|John Webster Gledhill|
|Education||University College, Oxford (BA)|
|Roles||Head of Classics|
|Years at BGS||1937-1969|
|Children||T D Gledhill; M H Gledhill|
John Webster Gledhill was a teacher of Latin at Boston Grammar School.
- Boston Grammar School 1962 (Part 4 of 6)
- Boston Grammar School 1939 (Part 5 of 8)
- Boston Grammar School Cricket Club 1941
conversed in Latin or Greek on their daily pipe smoking promenades during the lunch break, and I will never forget the day that Joe and a contemporary of mine, Paul Vysny, came to blows in the locker room outside the old assembly hall over some long forgotten jibe.
by David Wortley (BGS 1959-1967)
Latin Ladders - always starting at the bottom at the beginning of each term because my surname began with "W" "Joe" Gledhill - regularly lifting a boy called Clayton up by his sideboards and saying "Is that as clear as mud, Clay?" Joe Gledhill - A Roman Emperor's dying words "Vae, vae concacavi me puto!", which means "Oh dear, I think I have sh*t myself"
by Dennis Morley (BGS 1958-1963)
I can recall only one happy memory where "Joe" Gledhill was involved. One end of term assembly whilst we were singing Floreat Bostona - JG was playing the piano...
When it came to the end of the first verse, the part where 'laborandum' is repeated a number of times, the 'renegade' 5th Remove added a whispered 'cha, cha, cha' to end of each 'laborandum'.
As the song progressed, more and more pupils joined in this now catchy chorus line until poor old Joe could stand the violation of his beloved language no more and crashed down on the piano keyboard, bringing the assembly to a grinding halt. What a wonderful moment that was.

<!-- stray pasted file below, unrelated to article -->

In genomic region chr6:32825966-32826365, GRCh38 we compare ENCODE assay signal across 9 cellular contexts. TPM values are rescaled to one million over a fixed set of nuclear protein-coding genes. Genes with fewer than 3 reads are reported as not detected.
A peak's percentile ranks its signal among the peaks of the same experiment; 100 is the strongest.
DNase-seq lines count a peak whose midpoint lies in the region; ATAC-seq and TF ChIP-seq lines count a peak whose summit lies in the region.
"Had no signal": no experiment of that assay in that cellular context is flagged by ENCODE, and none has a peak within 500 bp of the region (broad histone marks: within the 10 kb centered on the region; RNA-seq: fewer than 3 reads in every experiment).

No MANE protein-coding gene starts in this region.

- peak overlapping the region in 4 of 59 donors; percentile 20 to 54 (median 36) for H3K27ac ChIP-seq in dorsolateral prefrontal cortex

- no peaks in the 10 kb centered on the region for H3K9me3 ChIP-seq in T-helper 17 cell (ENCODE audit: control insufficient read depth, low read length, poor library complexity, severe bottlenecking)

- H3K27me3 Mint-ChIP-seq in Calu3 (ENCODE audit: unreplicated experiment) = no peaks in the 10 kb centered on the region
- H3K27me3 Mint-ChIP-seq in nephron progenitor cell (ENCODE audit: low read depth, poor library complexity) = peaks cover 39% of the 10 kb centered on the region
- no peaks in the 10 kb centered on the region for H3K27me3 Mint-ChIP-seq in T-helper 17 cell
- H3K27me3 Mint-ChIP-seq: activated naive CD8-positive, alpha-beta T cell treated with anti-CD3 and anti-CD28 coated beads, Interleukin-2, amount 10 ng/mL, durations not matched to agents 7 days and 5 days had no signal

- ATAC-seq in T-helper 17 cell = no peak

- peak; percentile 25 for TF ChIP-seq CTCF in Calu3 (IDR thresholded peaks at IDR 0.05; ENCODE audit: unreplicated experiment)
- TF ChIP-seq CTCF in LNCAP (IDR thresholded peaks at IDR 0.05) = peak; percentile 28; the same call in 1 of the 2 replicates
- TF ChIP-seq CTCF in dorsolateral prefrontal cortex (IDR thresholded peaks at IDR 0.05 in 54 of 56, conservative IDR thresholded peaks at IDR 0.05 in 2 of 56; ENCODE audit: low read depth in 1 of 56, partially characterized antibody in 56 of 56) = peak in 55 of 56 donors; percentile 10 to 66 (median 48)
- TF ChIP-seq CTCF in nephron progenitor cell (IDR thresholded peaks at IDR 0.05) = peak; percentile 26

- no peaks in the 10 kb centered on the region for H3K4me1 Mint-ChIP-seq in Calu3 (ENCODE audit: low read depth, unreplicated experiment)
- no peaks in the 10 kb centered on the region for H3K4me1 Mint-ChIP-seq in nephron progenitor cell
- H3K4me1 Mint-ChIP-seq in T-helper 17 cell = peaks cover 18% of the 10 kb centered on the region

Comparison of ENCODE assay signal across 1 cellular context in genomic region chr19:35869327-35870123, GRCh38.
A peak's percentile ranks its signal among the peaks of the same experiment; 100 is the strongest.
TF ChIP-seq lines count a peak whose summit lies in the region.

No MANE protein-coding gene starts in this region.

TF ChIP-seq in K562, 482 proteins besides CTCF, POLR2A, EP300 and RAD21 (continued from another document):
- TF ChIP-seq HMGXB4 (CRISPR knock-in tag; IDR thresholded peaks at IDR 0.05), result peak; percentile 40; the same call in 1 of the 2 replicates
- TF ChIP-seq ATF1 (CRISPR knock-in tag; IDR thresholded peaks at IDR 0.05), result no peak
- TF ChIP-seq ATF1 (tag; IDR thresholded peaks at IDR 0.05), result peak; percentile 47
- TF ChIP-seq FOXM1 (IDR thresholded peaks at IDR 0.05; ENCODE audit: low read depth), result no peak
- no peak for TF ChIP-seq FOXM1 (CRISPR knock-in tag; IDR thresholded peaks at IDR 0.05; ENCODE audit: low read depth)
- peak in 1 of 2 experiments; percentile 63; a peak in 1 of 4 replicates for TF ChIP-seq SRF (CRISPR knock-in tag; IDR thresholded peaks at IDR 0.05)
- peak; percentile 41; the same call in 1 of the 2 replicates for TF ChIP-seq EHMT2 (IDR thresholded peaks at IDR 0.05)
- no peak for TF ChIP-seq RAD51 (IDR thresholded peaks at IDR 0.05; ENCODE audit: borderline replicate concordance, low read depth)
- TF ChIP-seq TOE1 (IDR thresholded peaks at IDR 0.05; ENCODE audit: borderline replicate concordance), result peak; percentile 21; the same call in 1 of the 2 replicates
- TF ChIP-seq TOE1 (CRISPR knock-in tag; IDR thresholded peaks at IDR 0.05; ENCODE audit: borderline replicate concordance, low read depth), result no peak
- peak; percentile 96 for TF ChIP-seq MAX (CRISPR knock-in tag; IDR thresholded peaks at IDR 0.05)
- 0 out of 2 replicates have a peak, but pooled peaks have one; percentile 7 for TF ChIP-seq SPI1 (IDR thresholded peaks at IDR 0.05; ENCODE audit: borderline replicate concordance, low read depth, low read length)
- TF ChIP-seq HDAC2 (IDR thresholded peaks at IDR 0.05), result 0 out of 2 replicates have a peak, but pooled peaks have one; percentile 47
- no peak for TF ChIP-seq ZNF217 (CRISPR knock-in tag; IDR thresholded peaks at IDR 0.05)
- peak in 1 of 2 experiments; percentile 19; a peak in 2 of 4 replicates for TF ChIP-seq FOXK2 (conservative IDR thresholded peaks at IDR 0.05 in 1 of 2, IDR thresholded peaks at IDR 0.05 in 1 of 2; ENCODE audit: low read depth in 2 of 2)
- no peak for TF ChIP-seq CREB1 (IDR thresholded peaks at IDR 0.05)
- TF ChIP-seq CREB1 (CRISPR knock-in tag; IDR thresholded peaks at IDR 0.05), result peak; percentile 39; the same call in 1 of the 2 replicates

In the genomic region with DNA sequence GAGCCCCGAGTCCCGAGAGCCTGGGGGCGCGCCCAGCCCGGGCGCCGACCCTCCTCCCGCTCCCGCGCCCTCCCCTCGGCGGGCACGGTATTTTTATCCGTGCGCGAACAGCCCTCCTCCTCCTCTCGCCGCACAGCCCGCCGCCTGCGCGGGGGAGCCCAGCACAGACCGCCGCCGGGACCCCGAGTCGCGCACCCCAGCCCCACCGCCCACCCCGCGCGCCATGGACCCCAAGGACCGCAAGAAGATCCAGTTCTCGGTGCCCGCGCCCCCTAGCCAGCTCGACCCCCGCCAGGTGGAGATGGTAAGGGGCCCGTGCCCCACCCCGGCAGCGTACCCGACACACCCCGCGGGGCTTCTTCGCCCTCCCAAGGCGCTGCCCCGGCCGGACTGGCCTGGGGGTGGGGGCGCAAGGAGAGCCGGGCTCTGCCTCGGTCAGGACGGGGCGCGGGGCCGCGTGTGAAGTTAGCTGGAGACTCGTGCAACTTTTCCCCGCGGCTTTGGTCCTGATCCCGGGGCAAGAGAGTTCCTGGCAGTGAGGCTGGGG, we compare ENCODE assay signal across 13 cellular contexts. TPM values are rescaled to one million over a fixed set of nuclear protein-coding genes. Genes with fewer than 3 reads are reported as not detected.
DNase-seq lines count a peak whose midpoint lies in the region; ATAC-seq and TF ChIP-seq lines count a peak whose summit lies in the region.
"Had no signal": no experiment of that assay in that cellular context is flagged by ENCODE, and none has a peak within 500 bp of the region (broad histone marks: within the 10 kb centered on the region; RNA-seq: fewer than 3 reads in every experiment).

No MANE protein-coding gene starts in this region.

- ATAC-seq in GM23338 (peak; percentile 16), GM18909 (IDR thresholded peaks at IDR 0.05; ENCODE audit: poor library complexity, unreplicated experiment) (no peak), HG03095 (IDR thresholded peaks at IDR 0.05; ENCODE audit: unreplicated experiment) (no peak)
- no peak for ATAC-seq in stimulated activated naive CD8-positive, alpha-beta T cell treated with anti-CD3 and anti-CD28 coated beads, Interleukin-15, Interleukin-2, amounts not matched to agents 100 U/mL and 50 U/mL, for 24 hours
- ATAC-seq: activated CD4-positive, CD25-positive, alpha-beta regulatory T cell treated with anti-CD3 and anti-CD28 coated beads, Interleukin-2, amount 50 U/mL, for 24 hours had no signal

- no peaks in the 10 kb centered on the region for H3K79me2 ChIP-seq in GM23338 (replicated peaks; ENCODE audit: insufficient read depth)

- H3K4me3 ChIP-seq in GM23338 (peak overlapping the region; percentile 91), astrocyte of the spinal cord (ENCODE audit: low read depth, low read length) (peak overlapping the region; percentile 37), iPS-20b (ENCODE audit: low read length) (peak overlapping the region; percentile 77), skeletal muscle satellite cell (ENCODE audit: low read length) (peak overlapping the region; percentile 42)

by Oscar Goodwin (BGS 1934-1939)
In 1939 "Joe" Gledhill was a recent master, a tough cookie. Little boys are quick to assess a new master's moral fibre and recognise the danger signals.
Joe was a pleasant enough man, apt to utter the familiar stentorian bellow: "You want flogging boy!" A miscreant was offered a detention or Little Benjamin, apparently a biblical reference that Benjamin was a ruler. The alternative choice was always accepted, a violent thwack of a 12 inch ruler across the palm, painful but not life threatening and sheer delight to the rest of the form. Only the Head, Dot Morris was officially empowered to administer the dreaded Swish with a well practised heavy hand. When he trod the corridors the silence was deafening and an awesome respect prevailed. Human rights were not a consideration in those days and a policeman could walk the streets with confidence.
by Bill Sibley (BGS 1952-1957)
I well remember the first introduction I had to Little Benjamin. Joe asked the class in general to put their hands up if they had never committed murder. Thankfully a sea of hands was raised - including mine. Joe glared around the class and his eye fell on me. "Come out here, Sib" he bellowed. I did so. "Have you never killed a fly?" "Er....!" "Hold out your hand" WHACK "That's for telling lies!".
I remember "Joe" Gledhill's Latin phrases he used to give us. "Ligna in silvam ferre" To carry firewood into the forest. (To carry coals to Newcastle); "Di te pessimum pessime perdant" Allegedly a curse meaning 'May the gods destroy you the worst of all possible fellows in the worst of all possible ways"; "Vestimenta detrahere nudo" To get clothes from a naked man (To get blood from a stone). It says something for a teacher when his pearls of wisdom can still be remembered nearly 50 years later. I think it was Joe who regaled us with the tale of the discovery of a very old pottery container buried somewhere with the inscription "ITI SAPIS SPOTAN DAGO ODONE" A rearrangement of the spaces will reveal the meaning!
by Adrian Wightman (BGS 1955-1962)
I for one cannot hear a warning bell ring without mentally reciting "tintinabulum nos monet".
by David White (BGS 1957-1964)
I still have my "vocab exercise books" from Joe's classes and when treading the chalkface myself was very keen on the Ladder System which only bit the dust after one HMI took a dislike to overt competition. One of my favourite entries is the palendromic graffito from the walls of London (I think) carved by a bored guard:
SATOR AREPO TENET OPERA ROTAS
Read it anyway you like;. Not dull these Roman squaddies! And don't forget folks.... nemo repente fuit turpissimus
by Stan Meeds (BGS 1938-1943)
When I was at BGS he had a habit of writing limericks about almost everyone and one day I had the temerity to return the compliment and sidle up to his desk to show him my effort. He was not impressed.